The ride quality leaves occupants wanting, though. On smooth surfaces it ebbs and flows very well with the road, but problems arise when it hits larger bumps, of which the UK has many, like potholes or raised/sunken ironworks. The suspension isn’t soft enough to absorb the impact and it sends big thumps through the cabin via the seats and steering wheel.

Practicality

The boot is big whichever version you choose, but the five-seat PHEV loses some space because of the batteries beneath the boot floor. In seven-seat non-PHEV versions, the space behind the third seat row is tiny, big enough only for a couple of small suitcases and some soft bags, but they fold down flat to create a much larger space.

The PHEV is a very practical short-distance commuter. A round trip of 30 miles or less should be possible on electric power alone, potentially reducing fuel bills to nothing during the working week. It’s also a good tow-car, with the PHEV able to tow 1500kg with brakes and the diesels even more capable at 2000kg braked.

Four-wheel drive is a handy feature for country-dwellers, helping to pull the big Mitsubishi across fields even in slippery conditions, and even when towing.

Boot space

Min: 128 litres (7 seats) 463 litres (PHEV) 591 litres (5 seats)
Max: 1608 (7 seats & PHEV) 1754 litres (5 seats)

 

Verdict | Design | Interior | Technology | Performance | Safety | Specs | Running Costs | Pricing

Technology & Connectivity:★★★★★★★★☆☆ (8/10)

2017 Mutsubishi Outlander PHEV

There’s a big difference between the entry-level diesel and the top-spec PHEV, but the basic car still doesn’t disappoint for tech. Dual-zone climate control, cruise control, automatic lights and wipers and a stereo that has a USB connection are the highlights. There’s no DAB radio, though.

As the trim grades rise, smaller features like electrically-folding mirrors come in, along with rear parking sensors, a 360-degree camera, a powered tailgate, a heated steering wheel, LED headlights and Bluetooth, but it’s a shame that hands-free calling isn’t available as standard on every model. Automatic brake hold, an electronic parking brake and the 360-degree camera are all only available on automatic models, curiously.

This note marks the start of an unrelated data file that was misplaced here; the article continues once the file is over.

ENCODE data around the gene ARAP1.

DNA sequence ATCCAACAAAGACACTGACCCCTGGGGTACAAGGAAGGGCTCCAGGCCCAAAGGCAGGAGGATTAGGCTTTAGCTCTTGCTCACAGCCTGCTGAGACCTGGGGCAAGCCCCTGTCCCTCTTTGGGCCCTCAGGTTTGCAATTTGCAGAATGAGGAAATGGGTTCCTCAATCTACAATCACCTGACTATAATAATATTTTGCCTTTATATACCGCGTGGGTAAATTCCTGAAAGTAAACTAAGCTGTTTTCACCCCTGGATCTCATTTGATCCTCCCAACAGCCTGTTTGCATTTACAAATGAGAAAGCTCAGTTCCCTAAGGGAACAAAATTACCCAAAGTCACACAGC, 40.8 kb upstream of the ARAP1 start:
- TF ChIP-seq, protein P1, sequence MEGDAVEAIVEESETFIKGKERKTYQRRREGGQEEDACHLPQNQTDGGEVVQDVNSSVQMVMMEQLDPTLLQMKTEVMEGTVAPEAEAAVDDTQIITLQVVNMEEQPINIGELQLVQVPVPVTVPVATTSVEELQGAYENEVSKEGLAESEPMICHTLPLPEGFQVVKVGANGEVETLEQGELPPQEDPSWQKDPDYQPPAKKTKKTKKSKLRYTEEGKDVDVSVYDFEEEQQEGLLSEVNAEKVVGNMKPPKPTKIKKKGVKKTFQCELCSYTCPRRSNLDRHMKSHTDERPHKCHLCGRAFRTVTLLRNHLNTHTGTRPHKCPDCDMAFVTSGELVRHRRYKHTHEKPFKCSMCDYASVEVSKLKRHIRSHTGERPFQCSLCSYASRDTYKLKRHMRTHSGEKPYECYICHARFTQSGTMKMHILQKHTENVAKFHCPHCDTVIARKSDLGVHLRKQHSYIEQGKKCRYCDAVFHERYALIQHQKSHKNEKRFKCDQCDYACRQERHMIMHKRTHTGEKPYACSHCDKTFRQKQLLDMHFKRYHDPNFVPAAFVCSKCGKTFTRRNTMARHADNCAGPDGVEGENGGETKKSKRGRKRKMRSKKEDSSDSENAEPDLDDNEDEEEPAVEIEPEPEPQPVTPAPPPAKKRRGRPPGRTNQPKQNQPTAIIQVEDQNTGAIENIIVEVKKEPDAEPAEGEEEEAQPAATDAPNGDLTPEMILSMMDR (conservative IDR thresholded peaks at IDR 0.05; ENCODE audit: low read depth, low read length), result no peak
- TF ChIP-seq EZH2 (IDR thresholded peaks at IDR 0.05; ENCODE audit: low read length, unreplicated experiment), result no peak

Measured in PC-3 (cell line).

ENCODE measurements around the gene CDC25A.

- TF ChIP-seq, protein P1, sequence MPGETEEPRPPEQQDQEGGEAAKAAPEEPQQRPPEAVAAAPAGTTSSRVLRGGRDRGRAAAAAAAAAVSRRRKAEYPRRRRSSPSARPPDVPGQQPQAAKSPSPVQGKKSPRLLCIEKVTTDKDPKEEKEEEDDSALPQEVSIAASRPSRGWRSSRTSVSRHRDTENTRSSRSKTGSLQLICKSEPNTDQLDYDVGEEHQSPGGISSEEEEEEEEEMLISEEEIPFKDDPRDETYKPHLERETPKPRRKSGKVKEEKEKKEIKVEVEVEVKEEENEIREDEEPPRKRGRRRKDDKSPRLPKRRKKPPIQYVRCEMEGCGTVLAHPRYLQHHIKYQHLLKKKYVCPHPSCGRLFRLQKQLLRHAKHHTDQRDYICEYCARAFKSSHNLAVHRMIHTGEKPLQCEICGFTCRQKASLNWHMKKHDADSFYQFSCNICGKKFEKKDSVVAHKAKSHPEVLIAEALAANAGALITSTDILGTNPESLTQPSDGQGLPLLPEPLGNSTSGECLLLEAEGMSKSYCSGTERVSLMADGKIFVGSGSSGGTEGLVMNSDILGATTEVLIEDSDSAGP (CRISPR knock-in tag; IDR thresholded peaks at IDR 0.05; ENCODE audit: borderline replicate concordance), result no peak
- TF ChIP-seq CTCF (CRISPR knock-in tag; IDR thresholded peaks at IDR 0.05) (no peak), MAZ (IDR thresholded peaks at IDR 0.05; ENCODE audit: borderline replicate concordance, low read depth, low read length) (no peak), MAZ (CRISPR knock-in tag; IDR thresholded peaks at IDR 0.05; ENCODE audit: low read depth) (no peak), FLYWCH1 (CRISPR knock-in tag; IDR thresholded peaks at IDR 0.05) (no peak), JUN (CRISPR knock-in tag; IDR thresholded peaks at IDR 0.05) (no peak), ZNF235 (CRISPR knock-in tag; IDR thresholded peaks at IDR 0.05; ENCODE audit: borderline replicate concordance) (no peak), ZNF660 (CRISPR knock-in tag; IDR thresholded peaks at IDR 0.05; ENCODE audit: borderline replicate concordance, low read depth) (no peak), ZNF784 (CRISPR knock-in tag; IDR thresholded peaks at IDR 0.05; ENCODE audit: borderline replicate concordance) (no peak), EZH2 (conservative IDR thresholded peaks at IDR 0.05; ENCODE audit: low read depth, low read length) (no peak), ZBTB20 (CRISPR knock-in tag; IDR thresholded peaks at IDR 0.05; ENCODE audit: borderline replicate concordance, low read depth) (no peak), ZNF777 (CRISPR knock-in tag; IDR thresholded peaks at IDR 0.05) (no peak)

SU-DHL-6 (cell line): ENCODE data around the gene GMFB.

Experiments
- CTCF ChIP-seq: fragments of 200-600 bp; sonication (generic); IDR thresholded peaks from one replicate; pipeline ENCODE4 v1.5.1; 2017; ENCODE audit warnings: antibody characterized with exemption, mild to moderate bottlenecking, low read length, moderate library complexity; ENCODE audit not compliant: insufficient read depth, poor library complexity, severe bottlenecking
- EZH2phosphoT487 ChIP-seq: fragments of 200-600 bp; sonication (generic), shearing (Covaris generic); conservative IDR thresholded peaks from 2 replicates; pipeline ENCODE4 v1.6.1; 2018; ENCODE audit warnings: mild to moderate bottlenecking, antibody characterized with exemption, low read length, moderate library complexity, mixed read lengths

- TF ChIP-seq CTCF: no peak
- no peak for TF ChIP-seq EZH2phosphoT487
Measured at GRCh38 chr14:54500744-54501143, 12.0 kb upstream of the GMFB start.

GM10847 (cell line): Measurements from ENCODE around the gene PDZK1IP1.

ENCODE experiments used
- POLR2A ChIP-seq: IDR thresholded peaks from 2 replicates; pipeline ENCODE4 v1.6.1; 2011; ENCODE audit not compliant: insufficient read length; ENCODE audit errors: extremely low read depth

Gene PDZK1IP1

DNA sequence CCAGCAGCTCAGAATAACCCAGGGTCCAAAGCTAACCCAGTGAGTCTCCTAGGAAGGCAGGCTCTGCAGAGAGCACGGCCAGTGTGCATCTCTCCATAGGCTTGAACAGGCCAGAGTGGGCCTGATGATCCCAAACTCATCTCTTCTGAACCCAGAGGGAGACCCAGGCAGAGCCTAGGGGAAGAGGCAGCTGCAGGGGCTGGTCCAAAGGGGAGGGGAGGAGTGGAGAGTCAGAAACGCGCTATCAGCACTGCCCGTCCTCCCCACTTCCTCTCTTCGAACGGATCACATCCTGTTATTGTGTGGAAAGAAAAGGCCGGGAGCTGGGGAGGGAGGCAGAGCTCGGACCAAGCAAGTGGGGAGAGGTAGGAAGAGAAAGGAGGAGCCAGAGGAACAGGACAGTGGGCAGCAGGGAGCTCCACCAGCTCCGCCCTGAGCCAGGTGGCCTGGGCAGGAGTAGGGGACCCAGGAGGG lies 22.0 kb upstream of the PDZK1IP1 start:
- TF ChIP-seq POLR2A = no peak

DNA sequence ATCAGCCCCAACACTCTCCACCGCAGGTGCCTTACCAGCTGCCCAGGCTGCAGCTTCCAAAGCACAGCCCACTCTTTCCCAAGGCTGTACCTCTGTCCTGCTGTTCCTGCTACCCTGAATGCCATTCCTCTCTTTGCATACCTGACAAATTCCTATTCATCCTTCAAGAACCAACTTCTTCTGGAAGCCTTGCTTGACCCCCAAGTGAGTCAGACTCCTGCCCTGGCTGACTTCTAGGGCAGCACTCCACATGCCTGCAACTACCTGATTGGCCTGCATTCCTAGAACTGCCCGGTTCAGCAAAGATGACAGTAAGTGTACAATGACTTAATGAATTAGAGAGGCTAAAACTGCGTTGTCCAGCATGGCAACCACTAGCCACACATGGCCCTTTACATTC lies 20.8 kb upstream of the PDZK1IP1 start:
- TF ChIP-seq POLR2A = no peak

The hybrid drivetrain of the PHEV model is arguably the single most technologically tempting feature in the range. Allowing the driver to select petrol or electric power independently, or to leave the car to make the calls, the system cuts urban carbon emissions right down and gives the whole car a lift in terms of ownership satisfaction. It’s geeky when you get into it but incredibly easy to use from the driver’s seat.

 

Verdict | Design | Interior | Technology | Performance | Safety | Specs | Running Costs | Pricing

Performance & Handling:★★★★★☆☆☆☆☆ (5/10)

2017 Mutsubishi Outlander PHEV

The four-cylinder diesels, advertised as 2.2-litre engines but actually closer to 2.3, are torque-rich units built for hauling weights without breaking a sweat. The big pistons by today’s standards do create a fair bit of noise and a little vibration to boot, and the clatter never quite goes away.

They do well with a boot full of luggage and a car full of people, but even when empty apart from the driver they don’t especially like to be revved, quickly getting louder and coarser than a more obviously road-biased alternative that might struggle to shrug off the same loads as the Outlander.

It’s slightly better in the PHEV, which is vastly smoother and quieter, but the continuously variable transmission forces the revs right up under power. There’s noticeable assistance from the electric motors, delivering instant torque, but it’s not fast. In fact, the manual diesels are faster, but the PHEV offers a much more satisfying experience overall. Concentrate more on smooth progress (and keeping it in electric drive) and the car won’t disappoint.